I guess one of the lessons I have learned from building this collection is that sometimes less is more. I really should focus on one or two ideas, I think any more than that would confuse students initially. I could see how I might build on this collection later, potentially in a number of directions. I could build more propaganda posters into this, or I could focus on the evolution of propaganda from paper to radio to TV to internet. So many possibilities.

The Wright Brothers -- Invention or Innovation?

This is a teaching collection about the Wright Brothers and their invention process. What is the difference between innovation and invention?
Stephanie Norby

Innovations in Coffee Cup Lids

Sometimes innovations are about something completely new and sometimes innovations are about small refinements in design. What can we learn about innovation from looking at something as ordinary as a coffee cup lid? Read the article about coffee cup lids and write a description for one of the lids, capturing its unique qualities. How do changes in coffee cup lids reflect larger changes in our society? Predict what will be the next innovation .
Stephanie Norby

Innovations and Milestones in Flight

This teaching collection includes a teaching poster, website, video, and digital images about the six milestones of flight.
Stephanie Norby

Egyptian Hieroglyphs

What are hieroglyphs? What was the purpose? Who could write them? How did we discover how to read them?
Aubrey Gennari

Black History: Black Heritage Stamp Series

A topical collection featuring African-American leaders, inventors, activists, sports figures, and culture-shapers whose lives changed history. Teaching Tips can be found in "notes."

These stamps are part of the Black Heritage Stamp Series. U.S. postage stamps were in use for nearly a century before Booker T. Washington became the first African American to appear on one. A handful of additional black history-related designs appeared between 1940 and 1978, when the U.S. Postal Service introduced the Black Heritage series. USPS continues to issue a stamp featuring a notable Black American every February in conjunction with Black History Month and at other times during the year. Today the Black Heritage issues are the longest-running U.S. stamp series.
Emily Murgia

Assessment Tool: Persuasive Writing and Stamp Design

A teaching guide for an interdisciplinary assessment technique or research project using creative and language arts. In this hands-on and engaging activity, students explore postage stamps as symbols of American history before designing a commemorative stamp; defending their subject selection and artistic choices through presentation and persuasive essay writing.
Activity challenges should feature current studies and relevant classroom goals (ex. heritage month themes, explorers, authors, characters) for cross-subject exploration.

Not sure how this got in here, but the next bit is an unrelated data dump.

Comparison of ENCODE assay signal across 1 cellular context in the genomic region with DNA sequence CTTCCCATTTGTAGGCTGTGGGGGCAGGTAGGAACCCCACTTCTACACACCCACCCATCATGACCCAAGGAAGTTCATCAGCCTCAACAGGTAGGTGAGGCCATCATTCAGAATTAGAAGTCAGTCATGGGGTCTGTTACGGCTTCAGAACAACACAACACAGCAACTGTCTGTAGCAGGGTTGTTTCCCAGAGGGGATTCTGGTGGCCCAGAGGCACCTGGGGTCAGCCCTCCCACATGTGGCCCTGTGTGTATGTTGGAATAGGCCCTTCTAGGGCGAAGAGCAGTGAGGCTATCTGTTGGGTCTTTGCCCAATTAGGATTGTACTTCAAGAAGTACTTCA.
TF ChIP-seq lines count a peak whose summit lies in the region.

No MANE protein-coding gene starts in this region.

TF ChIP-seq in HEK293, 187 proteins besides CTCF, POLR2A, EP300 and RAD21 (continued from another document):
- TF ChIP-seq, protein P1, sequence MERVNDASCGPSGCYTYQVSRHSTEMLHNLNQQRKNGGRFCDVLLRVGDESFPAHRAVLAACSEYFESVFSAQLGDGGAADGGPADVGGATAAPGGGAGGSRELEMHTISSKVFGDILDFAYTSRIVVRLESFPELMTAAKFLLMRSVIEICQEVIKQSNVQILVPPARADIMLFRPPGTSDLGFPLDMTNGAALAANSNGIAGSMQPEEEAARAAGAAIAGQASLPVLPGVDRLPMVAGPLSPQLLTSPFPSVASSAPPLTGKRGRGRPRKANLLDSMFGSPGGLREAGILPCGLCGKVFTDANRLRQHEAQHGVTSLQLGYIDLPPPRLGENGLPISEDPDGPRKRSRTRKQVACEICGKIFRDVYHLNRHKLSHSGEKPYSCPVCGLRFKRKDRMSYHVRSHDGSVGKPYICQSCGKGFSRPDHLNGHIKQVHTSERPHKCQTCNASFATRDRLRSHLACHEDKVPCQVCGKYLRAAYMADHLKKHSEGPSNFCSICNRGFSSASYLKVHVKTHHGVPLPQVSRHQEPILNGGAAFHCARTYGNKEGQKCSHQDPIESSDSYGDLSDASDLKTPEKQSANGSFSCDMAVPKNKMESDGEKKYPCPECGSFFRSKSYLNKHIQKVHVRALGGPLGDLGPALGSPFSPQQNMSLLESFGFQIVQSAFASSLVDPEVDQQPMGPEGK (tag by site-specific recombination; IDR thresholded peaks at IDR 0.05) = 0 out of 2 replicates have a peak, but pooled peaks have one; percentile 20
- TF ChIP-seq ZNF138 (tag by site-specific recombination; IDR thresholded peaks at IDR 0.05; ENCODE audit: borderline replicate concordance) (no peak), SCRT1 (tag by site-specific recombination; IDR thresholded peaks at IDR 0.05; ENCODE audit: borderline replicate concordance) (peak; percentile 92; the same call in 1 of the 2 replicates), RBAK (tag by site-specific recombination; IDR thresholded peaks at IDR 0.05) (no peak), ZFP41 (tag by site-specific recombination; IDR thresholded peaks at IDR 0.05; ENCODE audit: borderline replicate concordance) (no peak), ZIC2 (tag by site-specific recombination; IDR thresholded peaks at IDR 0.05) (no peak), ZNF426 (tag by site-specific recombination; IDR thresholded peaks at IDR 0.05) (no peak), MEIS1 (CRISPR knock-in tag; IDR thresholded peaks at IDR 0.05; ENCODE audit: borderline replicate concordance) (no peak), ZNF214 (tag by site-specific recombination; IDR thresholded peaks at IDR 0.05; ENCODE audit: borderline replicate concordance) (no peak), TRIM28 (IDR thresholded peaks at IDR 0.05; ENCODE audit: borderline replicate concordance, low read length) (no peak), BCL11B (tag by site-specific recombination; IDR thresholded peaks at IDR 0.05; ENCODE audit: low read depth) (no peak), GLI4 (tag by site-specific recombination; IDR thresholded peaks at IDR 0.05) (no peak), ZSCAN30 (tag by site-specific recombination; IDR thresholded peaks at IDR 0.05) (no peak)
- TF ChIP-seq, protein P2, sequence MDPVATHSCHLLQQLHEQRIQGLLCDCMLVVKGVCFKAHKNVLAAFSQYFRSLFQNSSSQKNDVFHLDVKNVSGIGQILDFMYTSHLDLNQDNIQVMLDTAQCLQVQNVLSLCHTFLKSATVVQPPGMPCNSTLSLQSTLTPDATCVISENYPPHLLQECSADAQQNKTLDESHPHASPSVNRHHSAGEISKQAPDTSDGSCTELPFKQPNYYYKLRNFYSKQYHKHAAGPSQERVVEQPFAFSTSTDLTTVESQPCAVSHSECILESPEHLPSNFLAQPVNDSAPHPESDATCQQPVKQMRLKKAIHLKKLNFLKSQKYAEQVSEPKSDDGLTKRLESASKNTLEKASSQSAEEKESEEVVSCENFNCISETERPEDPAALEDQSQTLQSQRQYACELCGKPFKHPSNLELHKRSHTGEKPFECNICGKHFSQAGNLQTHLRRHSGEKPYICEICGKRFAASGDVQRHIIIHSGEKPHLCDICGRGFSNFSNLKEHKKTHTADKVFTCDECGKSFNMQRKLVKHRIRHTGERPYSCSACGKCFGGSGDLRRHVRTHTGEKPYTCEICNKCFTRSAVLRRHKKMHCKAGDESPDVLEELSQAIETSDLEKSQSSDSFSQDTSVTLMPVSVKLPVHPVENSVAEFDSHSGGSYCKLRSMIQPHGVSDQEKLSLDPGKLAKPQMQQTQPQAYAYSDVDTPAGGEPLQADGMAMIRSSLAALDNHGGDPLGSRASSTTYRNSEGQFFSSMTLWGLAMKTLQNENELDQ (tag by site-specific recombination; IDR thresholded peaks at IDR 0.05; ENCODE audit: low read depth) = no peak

Emily Murgia

Statue of Freedom

Through the cooperation of the Architect of the Capitol, Hon. Edward Clark, the original full-size plaster model of the "Statue of Freedom" by sculptor Thomas Crawford which sits atop the dome of the United States Capitol Building was transferred from the basement of the Capitol to the United States National Museum building, now the Arts and Industries Building, and was installed in the Rotunda on December 15, 1890.
Jeff Holliday

Minnesota Art

Shana Crosson

"Nightstand Portraits": A Burton Morris-inspired Activity

This teaching resource collection includes an activity, (created by the Heinz History Center's Education Manager, Mariruth Leftwich), highlighting Pittsburgh-native pop artist Burton Morris' "Nightstand Portraits" series as a springboard for students to create their own imaginary "Nightstand Portrait". This could be a portrait of themselves, a historical figure, or even an icebreaker activity for students to introduce each other to the rest of the class.
Ashley Naranjo

Civil War Characters

Ann Caspari

Abraham Lincoln's Life: Looking at Personal Artifacts

What do personal possessions tell us about a person? This teaching collection includes: 1) artifacts that belonged to President Lincoln, 2) a handout to guide analyzing artifacts as primary sources, 3) a video of Harry Rubenstein, a historian at the National Museum of American History, telling about the objects, and 4) two videos of Harry Rubenstein describing how he verifies the history of objects.
Stephanie Norby

The Civil War and American Art

These videos use the best artworks, by some of the greatest American artists, to reveal what life was like during the Civil War. The artists explore the emotional meaning of these events. Eleanor Jones Harvey, the chief curator at the Smithsonian American Art Museum, produced five, short (2-3 minute) videos, each one examining a different artwork from this period. In addition, this teaching collection includes images of the artworks and artists, recommended discussion questions, writing prompts, and detailed lesson plans in The Civil War and American Art: Teachers' Guide, Smithsonian American Art Museum, 2012.
Stephanie Norby